Seit einiger Zeit erreichen die BaFin vermehrt Anfragen, ob Token oder virtuelle Währungen (einheitlich als „Token“ bezeichnet), die bei Initial Coin Offerings (ICOs) an Anleger vertrieben werden, als Finanzinstrumente anzusehen sind.

Sie hat nun ein Hinweisschreiben veröffentlicht, in dem sie zur regulatorischen Einordnung von Token im Bereich der Wertpapieraufsicht Stellung nimmt. Dieses betrifft alle Marktteilnehmer, die Dienstleistungen in Bezug auf Token erbringen, mit diesen handeln oder Token öffentlich anbieten.

Um etwaige gesetzliche Anforderungen lückenlos zu erfüllen, sind diese Marktteilnehmer gehalten, genau zu prüfen, ob ein reguliertes Instrument vorliegt, beispielsweise ein Finanzinstrument oder ein Wertpapier. Im Zweifel sollten sie die zuständigen Fachreferate der BaFin frühzeitig kontaktieren.


DISCLAIMER: This is not an investment advice or strategy; only an introductory material. If interested in using CDP, you should read more detailed materials involving more detailed descriptions of the liquidation process, fees, etc. Also, always do the math yourself and check your results. Do not trust the provided formulas if you have not checked they apply to your situation. Make sure you understand what you are doing. Be cautious and stay safe.

What is a CDP?

CDP is a Collateralized Debt Position, a smart contract where you store your ETH funds as collateral in order to take out a loan. Maker’s CDP allows you to take out a decentralized loan denominated in DAI stable coin.

As an ETH hodler, why should I care?

Suppose, as a true believer in Ethereum, you have invested all your available fiat into ETH already. Suddenly, there is a market situation such that you would like to “buy the dip” or simply increase your stack of ETH but you cannot since you have no fiat left. Nevertheless, thanks to CDP you can lock your already owned ETH as a collateral, take out a loan in DAI (~USD), and buy more ETH with it. This is called leverage and the principle is the same as margin trading.

What is the catch you are not telling me?

Well, the catch is that you have to repay your money otherwise your CDP gets liquidated and/or you lose your collateral. Please, never let your CDP liquidate! It is way more expensive than repaying.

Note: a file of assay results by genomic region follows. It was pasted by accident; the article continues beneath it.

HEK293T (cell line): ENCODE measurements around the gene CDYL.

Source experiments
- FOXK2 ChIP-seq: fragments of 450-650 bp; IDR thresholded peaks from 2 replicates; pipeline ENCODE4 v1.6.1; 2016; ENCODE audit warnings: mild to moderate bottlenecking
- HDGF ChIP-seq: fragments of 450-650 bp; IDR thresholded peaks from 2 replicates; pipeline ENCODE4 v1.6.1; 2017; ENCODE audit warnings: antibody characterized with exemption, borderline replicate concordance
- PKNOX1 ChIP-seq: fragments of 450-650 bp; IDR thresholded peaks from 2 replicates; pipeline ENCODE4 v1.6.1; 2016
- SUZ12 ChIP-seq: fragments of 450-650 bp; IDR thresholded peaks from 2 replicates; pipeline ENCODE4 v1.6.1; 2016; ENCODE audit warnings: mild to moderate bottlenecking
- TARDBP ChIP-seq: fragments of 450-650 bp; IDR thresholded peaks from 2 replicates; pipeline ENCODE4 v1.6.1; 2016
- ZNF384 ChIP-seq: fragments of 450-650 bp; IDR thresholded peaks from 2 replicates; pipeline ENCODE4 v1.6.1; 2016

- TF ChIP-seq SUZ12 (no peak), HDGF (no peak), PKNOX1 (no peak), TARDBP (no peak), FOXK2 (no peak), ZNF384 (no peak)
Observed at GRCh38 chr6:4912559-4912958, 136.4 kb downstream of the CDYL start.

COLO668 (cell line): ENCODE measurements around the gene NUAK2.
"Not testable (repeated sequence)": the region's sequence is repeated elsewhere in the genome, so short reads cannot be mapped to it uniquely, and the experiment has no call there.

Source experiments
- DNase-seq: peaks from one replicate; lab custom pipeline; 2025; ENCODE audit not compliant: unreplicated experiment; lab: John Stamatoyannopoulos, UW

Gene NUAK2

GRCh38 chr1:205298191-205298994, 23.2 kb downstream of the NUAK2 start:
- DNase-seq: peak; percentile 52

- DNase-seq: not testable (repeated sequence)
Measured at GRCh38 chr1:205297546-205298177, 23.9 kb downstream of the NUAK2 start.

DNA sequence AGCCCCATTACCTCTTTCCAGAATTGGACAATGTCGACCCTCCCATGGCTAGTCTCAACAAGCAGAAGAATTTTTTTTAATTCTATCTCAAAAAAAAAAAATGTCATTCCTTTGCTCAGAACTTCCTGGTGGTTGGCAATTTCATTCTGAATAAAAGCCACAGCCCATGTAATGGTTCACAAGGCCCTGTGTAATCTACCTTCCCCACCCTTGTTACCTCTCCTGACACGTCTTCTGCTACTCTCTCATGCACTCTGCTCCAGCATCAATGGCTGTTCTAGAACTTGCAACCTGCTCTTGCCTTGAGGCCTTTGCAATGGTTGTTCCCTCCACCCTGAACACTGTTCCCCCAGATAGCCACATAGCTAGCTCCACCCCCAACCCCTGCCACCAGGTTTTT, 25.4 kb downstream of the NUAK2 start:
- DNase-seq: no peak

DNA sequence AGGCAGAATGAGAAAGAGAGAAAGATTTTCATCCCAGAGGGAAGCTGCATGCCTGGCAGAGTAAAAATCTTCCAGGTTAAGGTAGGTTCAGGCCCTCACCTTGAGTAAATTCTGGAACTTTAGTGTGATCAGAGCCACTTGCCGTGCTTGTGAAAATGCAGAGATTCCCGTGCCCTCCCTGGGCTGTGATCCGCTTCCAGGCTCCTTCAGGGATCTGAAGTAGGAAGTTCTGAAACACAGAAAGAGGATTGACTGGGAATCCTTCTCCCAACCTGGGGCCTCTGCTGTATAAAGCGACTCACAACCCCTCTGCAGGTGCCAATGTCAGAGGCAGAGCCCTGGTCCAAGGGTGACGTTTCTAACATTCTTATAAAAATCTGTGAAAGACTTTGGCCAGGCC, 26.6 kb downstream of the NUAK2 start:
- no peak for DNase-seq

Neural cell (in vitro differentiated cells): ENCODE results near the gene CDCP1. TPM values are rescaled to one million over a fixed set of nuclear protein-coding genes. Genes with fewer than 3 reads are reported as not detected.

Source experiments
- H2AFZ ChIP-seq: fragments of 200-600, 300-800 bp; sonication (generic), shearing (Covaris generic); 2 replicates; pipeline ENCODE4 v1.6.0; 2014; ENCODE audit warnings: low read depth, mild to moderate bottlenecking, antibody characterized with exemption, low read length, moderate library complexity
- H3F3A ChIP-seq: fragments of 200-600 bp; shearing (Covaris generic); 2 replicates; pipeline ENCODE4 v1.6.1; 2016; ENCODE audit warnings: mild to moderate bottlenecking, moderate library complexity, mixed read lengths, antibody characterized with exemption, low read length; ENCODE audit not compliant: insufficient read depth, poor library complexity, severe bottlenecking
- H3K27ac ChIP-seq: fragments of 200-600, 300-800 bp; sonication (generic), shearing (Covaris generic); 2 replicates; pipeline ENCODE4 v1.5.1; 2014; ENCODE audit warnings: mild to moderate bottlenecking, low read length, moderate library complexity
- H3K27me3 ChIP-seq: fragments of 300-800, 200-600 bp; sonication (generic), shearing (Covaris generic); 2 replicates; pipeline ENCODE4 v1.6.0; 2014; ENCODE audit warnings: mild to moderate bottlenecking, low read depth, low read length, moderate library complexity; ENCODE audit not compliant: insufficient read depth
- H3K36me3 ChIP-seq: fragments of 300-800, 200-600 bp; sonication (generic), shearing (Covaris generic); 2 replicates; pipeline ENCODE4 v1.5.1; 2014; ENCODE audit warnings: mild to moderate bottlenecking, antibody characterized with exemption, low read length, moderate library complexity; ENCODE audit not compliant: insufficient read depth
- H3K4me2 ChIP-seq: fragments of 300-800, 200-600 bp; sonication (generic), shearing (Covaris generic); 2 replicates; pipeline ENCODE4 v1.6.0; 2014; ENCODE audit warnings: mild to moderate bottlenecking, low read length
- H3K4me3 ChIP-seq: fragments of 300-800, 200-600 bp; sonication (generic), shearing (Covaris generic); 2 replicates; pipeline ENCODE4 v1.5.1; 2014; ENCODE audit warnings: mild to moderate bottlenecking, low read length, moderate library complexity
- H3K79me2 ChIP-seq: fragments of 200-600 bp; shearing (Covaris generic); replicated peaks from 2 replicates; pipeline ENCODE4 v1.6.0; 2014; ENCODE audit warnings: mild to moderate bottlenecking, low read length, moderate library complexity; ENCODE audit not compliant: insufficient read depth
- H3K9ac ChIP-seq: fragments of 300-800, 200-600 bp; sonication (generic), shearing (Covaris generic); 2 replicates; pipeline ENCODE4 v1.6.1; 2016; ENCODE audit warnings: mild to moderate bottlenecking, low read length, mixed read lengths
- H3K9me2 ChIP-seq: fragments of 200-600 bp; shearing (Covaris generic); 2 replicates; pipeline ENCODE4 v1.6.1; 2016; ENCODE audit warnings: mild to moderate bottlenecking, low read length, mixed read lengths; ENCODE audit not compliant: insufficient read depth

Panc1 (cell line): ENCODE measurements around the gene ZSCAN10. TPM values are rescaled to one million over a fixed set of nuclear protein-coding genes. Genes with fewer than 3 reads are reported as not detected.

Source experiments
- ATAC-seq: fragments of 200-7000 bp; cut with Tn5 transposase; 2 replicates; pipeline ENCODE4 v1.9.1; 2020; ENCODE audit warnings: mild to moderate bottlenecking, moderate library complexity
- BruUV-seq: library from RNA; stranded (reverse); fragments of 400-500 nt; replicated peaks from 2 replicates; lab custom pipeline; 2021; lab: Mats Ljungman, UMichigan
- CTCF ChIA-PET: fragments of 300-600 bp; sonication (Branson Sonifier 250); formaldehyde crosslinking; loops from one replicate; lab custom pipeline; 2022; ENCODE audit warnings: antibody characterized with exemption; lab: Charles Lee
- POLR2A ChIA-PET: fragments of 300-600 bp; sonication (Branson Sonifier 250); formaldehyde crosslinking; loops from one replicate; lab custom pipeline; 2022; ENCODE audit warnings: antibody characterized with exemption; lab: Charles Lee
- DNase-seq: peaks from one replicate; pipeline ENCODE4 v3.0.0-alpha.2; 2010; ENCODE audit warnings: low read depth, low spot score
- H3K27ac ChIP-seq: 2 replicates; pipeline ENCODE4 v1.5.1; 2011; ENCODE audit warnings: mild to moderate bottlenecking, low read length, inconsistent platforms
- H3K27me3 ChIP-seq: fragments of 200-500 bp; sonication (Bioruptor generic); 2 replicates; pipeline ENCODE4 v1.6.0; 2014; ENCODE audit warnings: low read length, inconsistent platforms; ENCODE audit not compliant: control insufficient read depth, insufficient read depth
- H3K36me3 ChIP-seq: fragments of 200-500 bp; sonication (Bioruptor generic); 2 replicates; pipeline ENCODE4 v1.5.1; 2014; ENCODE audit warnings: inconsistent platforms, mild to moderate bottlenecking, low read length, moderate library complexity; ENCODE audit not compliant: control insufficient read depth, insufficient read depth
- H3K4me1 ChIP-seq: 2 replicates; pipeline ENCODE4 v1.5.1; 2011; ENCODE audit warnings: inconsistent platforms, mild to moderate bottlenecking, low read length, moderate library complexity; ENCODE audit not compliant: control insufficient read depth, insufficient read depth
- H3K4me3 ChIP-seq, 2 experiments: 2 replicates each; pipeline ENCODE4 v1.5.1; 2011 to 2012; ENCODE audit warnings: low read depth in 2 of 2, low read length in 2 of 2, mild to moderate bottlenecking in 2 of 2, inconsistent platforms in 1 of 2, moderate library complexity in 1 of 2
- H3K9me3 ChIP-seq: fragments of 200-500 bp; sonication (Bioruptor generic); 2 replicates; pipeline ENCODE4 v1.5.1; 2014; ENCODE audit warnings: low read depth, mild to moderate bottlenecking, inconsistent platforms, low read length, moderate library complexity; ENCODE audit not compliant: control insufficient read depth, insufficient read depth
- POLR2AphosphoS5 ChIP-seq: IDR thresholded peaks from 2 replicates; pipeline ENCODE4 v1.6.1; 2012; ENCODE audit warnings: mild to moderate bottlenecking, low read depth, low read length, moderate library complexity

Can you give an example of a bad loan setup?

Suppose you lock 150 ETH in CDP, Ether price is currently 900 USD. The max collateral/loan ratio of Maker CDP is currently set to 150%. Therefore, you can take out 90 000 DAI (100ETH*price) as a loan. Remember the loan is always in DAI. However, since you borrowed the maximum amount allowed (two-thirds of collateral), your liquidation price is exactly 900. If the price drops to 899.9, your CDP will be liquidated because its collateral is insufficient. Always make sure the liquidation price is sufficiently low.

OK, I see I shouldn’t go too much into debt here. Is that all?

No, there is another case that may arise. Suppose the previous situation, however, you take out only 30k Dai instead of 90k. Since your collateral/loan ratio is now higher, you are protected from liquidation as long as the price of ETH is above the liquidation price of around 300 USD (sounds sufficient). Remember again that the loan is denominated in DAI. If the ETH price goes to 500 USD, nothing changes and you still owe 30k DAI. This may cause issues when investing the borrowed funds. Suppose you invested the whole loan in ETH at the initial price of 900 but now one is worth 500 and you have no other money available. The CDP does not go into liquidation this time. However, you cannot repay the debt and free your collateral (you can partially but it’s still quite bad).

What do you suggest to avoid this?

If you plan to invest the borrowed DAI, never collateralize your entire bag of ETH. Always save an appropriate amount of money (form irrelevant) to be able to pay off the CDP at liquidation prices.

How do I find out how much is “appropriate”?

You need to do the math. I derived some formulas that may be helpful. They apply to the case of leveraging ETH only, i.e. using your bag of ETH to get a loan and invest in ETH again. As have been mentioned, you should have enough ETH left elsewhere to be prepared to repay the debt if the price begins to approach the liquidation price. I assume the purchase of ETH is at the same price as at the time the CDP is opened.